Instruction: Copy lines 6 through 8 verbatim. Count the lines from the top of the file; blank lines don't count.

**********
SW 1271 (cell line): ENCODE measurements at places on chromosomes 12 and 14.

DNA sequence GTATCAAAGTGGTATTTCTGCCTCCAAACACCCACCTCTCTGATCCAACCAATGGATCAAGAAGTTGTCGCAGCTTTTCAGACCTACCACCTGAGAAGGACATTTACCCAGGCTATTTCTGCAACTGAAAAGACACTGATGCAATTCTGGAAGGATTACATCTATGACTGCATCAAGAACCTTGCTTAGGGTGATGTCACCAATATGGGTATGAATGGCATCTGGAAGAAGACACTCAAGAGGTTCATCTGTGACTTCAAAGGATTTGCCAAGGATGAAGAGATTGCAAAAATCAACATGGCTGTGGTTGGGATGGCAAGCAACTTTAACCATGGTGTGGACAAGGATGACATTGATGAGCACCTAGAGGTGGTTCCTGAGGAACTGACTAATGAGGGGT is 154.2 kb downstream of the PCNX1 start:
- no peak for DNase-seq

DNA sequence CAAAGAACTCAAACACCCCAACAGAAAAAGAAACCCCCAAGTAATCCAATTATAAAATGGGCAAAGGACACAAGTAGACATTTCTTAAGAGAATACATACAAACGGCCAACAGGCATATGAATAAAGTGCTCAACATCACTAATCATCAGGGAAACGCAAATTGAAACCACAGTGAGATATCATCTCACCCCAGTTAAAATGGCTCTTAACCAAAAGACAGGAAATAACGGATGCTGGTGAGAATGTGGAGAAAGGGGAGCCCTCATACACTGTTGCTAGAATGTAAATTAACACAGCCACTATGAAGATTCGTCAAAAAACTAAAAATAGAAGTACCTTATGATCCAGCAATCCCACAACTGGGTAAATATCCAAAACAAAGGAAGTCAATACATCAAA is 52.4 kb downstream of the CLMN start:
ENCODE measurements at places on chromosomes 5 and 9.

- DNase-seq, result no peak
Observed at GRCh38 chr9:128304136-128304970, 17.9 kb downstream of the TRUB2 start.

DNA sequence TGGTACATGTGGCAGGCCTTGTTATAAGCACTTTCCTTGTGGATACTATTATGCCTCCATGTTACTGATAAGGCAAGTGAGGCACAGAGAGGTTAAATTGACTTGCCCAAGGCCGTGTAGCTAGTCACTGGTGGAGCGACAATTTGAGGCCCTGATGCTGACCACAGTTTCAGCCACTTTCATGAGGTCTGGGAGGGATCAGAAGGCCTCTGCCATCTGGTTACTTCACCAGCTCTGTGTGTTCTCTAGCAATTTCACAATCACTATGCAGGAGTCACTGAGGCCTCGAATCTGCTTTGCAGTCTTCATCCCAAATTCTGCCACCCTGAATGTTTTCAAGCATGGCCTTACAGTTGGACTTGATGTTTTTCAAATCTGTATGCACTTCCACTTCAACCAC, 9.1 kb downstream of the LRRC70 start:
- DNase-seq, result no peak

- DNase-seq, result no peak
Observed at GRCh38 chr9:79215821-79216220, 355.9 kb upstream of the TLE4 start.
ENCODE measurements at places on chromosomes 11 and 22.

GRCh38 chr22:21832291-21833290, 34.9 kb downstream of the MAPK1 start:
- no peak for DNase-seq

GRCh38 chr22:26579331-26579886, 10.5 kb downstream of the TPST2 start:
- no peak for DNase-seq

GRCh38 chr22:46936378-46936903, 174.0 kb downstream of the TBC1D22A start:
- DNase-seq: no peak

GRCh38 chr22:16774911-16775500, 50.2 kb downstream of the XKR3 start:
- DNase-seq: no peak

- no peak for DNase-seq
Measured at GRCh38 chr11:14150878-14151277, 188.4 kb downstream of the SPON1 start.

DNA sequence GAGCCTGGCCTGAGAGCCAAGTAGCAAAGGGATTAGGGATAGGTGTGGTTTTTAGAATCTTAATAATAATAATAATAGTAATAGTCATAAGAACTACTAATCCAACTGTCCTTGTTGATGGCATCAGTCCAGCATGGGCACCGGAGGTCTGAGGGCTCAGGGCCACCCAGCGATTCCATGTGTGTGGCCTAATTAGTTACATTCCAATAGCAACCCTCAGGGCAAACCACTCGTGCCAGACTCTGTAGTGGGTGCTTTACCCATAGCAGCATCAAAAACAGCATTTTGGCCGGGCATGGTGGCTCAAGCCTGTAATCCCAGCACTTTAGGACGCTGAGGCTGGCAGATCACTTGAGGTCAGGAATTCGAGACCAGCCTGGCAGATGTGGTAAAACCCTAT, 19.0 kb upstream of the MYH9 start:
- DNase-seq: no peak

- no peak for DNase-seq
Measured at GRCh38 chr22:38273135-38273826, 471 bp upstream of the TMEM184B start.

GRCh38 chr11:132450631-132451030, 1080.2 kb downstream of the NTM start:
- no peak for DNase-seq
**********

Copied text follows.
- DNase-seq, result no peak
Observed at GRCh38 chr9:128304136-128304970, 17.9 kb downstream of the TRUB2 start.

DNA sequence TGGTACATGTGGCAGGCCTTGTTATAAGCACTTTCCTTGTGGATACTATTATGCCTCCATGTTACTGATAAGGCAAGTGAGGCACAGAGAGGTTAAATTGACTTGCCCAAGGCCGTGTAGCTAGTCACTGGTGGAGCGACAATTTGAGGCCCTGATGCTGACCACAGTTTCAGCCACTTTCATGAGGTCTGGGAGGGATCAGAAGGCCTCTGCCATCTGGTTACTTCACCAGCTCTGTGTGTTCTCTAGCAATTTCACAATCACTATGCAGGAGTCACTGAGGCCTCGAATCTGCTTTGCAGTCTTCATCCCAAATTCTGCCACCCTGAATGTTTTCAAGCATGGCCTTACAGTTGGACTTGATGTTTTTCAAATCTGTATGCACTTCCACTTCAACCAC, 9.1 kb downstream of the LRRC70 start: